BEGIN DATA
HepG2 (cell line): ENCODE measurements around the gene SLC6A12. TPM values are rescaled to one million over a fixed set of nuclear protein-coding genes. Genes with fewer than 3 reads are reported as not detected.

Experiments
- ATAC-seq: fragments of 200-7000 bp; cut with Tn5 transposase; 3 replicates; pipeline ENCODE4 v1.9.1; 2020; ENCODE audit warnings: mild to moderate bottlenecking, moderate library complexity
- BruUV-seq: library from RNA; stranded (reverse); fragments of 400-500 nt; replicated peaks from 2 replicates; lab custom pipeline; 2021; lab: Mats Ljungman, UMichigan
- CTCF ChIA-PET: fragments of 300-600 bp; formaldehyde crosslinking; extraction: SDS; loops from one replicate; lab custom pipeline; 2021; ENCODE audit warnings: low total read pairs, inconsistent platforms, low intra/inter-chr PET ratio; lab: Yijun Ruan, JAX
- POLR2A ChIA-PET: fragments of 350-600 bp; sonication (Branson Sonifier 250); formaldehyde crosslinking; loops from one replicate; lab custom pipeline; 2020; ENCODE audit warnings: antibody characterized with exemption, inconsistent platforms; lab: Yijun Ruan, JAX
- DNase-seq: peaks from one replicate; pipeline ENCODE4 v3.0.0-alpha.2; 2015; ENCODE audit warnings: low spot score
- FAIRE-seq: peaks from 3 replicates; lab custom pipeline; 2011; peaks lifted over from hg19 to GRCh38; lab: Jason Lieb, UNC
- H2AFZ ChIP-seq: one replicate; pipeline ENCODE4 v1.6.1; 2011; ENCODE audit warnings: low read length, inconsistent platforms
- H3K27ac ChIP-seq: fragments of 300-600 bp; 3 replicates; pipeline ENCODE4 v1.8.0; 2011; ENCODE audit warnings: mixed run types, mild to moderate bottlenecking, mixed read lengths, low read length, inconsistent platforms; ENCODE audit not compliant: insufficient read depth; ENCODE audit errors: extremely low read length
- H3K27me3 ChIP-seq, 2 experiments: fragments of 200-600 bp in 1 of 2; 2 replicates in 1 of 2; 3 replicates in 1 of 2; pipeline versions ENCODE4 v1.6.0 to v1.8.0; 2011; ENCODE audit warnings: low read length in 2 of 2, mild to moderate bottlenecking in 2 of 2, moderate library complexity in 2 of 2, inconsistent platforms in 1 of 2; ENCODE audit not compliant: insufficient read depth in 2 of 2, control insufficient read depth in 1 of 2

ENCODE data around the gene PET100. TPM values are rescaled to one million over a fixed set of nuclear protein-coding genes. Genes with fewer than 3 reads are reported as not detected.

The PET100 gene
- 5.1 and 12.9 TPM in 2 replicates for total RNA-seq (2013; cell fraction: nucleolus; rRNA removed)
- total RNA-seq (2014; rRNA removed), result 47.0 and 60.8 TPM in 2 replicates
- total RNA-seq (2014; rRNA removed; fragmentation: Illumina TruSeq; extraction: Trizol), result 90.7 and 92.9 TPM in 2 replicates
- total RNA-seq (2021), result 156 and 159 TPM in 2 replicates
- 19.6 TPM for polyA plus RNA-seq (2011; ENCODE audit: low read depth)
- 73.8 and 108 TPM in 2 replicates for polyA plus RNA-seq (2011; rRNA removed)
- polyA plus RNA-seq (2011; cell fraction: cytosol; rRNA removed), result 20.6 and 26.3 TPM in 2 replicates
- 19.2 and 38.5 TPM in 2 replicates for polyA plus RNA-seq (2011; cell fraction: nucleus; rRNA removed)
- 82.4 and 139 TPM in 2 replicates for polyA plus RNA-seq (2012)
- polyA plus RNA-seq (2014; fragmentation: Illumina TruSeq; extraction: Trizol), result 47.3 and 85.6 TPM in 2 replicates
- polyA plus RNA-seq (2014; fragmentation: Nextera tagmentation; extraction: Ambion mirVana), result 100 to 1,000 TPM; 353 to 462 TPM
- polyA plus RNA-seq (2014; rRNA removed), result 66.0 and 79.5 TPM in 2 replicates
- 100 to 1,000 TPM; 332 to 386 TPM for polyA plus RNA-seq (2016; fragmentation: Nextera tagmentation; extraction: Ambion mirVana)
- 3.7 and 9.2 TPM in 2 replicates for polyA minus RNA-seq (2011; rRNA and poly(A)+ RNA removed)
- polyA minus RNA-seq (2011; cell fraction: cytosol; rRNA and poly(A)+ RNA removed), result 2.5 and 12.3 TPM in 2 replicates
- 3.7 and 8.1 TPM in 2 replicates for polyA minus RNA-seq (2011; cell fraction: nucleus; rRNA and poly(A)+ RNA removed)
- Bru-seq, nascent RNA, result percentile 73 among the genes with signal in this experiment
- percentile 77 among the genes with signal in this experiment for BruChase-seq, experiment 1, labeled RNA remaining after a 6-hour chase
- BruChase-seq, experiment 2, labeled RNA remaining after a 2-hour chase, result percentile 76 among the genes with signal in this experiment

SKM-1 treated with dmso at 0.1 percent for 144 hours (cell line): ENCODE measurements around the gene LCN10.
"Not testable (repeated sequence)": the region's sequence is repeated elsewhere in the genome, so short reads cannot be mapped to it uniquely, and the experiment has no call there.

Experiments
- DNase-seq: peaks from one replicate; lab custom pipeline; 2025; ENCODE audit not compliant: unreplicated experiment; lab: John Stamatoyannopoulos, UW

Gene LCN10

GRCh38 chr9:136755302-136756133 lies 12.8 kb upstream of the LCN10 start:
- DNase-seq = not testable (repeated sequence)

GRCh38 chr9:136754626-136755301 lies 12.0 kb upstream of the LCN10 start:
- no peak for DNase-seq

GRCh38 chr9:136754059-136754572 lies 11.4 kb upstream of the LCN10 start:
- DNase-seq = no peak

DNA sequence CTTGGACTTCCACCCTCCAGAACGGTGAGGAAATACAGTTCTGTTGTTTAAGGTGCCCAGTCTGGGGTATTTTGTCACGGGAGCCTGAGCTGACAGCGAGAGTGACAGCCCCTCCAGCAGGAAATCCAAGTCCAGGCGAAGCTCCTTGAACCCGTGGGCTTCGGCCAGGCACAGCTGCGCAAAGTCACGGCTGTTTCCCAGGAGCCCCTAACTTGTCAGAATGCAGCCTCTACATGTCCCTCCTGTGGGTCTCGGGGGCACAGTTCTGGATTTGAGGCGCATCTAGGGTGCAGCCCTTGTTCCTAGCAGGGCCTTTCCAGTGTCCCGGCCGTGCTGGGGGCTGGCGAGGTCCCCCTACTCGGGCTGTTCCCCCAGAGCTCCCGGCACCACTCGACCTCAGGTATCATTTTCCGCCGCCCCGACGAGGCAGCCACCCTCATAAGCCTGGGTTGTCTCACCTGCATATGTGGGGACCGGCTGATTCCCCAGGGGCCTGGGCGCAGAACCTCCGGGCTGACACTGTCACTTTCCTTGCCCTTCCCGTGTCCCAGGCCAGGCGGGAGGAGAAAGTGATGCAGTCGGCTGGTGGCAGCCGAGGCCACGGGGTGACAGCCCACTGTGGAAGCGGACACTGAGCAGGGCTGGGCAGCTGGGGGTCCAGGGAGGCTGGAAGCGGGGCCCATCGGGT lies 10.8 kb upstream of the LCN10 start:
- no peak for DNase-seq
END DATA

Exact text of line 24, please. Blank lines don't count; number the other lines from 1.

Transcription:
- polyA plus RNA-seq (2014; fragmentation: Nextera tagmentation; extraction: Ambion mirVana), result 100 to 1,000 TPM; 353 to 462 TPM